Schooled takes a simple concept, one that middle school readers will easily grasp - sheltered home-schooled kid suddenly must attend local middle school - and stretches it juuuuust up to the point of unbelievability. But the line is never crossed.
This could be my school, readers think. Readers will see their school's I-Know-I'm-Popular guy and the I'll-be-with-THAT-guy girl and the Oh-No-Not-Another-Wedgie geek. Korman creates perfect stereotypes but through numerous narrators shows you what is going on inside each character. The insecurities of the popular kids, the necessary alertness of the geek, and the true cluelessness in home-schooled hero Cap are all clear, offering readers a glimpse into the minds of kids different from themselves.
Capricorn was raised by Rain, his grandmother, on a commune left over from the sixties. They are the only two residents left. When Rain must stay in the hospital for extended rehab after falling and breaking a hip, Cap goes to live with social worker Mrs. Donnelly, herself a former resident of Garland Farm. Cap knows nothing of middle school life, from lockers to talking back to teachers. (When a teacher asks if he is talking back, he responds, "Yes?")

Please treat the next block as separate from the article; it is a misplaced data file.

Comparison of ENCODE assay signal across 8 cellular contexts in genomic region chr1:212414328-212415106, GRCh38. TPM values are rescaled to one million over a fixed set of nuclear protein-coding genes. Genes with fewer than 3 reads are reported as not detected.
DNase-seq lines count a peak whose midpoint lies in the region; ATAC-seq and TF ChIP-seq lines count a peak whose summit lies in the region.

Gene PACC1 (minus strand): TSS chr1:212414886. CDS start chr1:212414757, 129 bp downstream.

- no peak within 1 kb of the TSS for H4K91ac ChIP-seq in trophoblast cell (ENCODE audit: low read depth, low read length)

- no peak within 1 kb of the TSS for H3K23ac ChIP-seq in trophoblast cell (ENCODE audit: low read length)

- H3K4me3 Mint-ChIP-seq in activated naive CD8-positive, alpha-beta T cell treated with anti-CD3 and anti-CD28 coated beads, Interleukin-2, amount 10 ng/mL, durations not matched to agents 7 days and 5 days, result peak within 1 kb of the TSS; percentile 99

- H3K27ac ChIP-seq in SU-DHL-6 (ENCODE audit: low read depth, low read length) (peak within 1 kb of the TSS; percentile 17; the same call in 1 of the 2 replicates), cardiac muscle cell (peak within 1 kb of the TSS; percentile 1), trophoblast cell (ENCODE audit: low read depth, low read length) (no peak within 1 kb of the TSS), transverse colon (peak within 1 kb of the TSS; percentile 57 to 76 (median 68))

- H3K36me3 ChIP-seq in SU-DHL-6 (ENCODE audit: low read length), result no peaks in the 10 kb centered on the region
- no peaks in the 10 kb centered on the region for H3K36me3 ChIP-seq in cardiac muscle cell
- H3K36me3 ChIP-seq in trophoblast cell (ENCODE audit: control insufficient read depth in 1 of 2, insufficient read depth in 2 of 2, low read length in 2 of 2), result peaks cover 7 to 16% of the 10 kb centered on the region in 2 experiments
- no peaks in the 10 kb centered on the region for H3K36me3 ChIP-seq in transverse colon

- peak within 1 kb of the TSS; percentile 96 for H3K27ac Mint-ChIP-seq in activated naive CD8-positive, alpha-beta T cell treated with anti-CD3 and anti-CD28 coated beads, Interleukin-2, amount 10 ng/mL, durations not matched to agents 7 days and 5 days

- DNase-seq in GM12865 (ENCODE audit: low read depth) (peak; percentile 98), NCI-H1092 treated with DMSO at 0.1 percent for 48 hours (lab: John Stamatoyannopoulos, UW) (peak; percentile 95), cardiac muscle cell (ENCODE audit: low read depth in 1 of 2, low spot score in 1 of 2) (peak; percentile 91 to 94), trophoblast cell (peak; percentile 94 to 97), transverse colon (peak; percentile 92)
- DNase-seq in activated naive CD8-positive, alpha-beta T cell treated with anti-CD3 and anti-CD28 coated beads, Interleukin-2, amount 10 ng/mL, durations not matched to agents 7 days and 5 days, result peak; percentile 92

Cap is elected 8th grade class president as a joke. His nomination, campaign, election, and even press conferences are all choreographed by the popular kid for the class's entertainment. Cap, being his naive self, believing he needs to learn and know everyone's name, starts slowly winning over the school. Problems come of course (A checkbook? You fill this out and the bank pays?) but in the end everyone learns something about themselves and their actions, a favorite character "dies," and readers are left with a terrific, nearly unbelievable, surprise ending.